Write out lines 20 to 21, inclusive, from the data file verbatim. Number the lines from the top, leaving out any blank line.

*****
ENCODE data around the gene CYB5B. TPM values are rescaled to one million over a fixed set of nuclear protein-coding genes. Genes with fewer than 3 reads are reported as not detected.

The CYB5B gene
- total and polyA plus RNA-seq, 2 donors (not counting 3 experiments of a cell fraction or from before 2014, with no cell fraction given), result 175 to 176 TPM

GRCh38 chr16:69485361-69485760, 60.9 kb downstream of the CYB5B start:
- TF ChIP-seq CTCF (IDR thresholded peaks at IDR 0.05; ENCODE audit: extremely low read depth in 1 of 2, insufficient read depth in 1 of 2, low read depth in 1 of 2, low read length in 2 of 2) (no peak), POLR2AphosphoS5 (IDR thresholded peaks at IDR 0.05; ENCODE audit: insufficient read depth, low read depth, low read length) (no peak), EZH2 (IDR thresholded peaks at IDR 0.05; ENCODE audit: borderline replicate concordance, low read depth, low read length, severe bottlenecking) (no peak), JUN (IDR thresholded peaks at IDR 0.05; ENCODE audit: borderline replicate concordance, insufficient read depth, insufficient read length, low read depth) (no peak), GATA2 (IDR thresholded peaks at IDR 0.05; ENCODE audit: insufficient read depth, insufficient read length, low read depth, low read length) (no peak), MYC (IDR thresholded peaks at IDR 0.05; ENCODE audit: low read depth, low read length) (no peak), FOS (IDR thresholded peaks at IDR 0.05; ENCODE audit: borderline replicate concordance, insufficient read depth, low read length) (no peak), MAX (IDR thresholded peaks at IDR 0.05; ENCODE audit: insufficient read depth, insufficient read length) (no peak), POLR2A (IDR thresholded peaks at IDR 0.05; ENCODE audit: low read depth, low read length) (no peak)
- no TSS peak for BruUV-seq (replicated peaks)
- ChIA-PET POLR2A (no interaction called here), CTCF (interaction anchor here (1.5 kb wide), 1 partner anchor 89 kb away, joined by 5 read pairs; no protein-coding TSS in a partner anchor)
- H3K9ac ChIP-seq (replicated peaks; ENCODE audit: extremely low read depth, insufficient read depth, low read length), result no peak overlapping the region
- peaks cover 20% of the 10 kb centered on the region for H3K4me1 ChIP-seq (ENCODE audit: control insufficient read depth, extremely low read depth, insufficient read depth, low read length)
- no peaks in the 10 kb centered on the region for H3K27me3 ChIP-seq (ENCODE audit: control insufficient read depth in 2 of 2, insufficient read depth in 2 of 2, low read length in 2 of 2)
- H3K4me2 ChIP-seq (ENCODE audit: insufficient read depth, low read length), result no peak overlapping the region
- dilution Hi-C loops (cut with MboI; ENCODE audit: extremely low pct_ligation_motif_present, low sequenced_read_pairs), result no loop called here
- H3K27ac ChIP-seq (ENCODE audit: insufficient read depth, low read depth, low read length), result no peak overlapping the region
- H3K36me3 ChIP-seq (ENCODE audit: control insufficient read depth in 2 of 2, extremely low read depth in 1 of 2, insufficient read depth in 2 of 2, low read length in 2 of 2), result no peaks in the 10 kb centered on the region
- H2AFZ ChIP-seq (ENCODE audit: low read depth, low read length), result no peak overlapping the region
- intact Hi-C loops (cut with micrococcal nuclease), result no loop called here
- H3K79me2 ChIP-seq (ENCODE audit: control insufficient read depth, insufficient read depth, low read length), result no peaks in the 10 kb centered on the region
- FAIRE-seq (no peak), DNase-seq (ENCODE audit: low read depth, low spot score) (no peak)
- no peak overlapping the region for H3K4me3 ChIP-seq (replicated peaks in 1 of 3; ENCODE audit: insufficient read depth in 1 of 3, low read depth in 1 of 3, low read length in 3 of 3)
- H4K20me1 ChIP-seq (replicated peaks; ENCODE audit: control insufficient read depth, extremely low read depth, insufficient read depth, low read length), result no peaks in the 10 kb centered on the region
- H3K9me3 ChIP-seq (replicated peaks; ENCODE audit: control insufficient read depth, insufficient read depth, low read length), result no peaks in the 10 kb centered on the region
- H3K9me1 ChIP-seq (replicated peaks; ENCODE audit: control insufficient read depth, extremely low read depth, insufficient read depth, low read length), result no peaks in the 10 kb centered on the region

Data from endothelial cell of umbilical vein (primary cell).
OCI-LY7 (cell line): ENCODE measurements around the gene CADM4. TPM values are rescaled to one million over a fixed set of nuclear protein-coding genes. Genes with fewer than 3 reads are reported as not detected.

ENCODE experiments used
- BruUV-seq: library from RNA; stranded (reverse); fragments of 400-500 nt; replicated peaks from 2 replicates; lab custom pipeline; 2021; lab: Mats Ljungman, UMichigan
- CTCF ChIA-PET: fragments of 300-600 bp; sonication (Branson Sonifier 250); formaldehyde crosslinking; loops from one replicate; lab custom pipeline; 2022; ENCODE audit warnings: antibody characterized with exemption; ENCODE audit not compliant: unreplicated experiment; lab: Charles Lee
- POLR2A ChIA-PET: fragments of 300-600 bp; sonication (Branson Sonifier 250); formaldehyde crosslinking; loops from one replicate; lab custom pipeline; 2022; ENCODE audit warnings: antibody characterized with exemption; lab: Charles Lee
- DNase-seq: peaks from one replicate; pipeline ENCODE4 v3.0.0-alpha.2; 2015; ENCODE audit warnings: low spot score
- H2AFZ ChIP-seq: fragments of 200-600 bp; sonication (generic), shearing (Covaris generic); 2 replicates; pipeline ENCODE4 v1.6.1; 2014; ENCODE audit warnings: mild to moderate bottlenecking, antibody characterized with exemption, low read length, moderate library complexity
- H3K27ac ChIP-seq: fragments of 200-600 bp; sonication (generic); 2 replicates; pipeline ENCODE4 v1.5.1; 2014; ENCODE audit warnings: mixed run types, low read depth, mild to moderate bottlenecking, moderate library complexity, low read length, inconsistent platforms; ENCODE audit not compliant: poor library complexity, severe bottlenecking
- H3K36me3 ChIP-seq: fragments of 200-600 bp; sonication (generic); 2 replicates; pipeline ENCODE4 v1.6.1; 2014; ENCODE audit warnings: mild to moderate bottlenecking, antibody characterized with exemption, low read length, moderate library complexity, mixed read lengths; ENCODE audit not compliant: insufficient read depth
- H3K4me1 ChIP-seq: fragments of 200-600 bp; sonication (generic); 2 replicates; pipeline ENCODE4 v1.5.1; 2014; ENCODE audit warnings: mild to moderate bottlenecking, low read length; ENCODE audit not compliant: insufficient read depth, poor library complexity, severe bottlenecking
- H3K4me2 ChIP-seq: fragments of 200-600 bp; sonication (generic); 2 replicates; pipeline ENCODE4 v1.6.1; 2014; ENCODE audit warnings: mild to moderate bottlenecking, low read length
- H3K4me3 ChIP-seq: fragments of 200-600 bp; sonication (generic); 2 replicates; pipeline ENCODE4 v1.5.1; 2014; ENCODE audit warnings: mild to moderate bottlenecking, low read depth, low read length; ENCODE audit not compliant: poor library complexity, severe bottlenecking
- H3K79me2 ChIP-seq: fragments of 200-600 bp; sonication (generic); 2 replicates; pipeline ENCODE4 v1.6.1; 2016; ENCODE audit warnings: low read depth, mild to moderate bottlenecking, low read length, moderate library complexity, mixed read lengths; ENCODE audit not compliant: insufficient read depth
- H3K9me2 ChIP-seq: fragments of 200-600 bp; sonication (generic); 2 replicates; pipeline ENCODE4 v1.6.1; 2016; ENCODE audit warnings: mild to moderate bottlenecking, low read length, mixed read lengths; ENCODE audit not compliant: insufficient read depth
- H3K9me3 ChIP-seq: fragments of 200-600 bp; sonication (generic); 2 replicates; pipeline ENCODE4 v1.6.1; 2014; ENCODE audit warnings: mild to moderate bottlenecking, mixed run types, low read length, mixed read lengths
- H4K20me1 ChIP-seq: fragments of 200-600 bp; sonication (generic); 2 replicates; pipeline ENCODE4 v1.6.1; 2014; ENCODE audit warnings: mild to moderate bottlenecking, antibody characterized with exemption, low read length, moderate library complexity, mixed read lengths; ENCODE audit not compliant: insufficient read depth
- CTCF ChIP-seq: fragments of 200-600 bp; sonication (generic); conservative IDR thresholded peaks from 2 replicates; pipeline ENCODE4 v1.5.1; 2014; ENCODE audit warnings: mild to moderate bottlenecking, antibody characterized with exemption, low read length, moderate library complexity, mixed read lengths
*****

- H4K20me1 ChIP-seq (replicated peaks; ENCODE audit: control insufficient read depth, extremely low read depth, insufficient read depth, low read length), result no peaks in the 10 kb centered on the region
- H3K9me3 ChIP-seq (replicated peaks; ENCODE audit: control insufficient read depth, insufficient read depth, low read length), result no peaks in the 10 kb centered on the region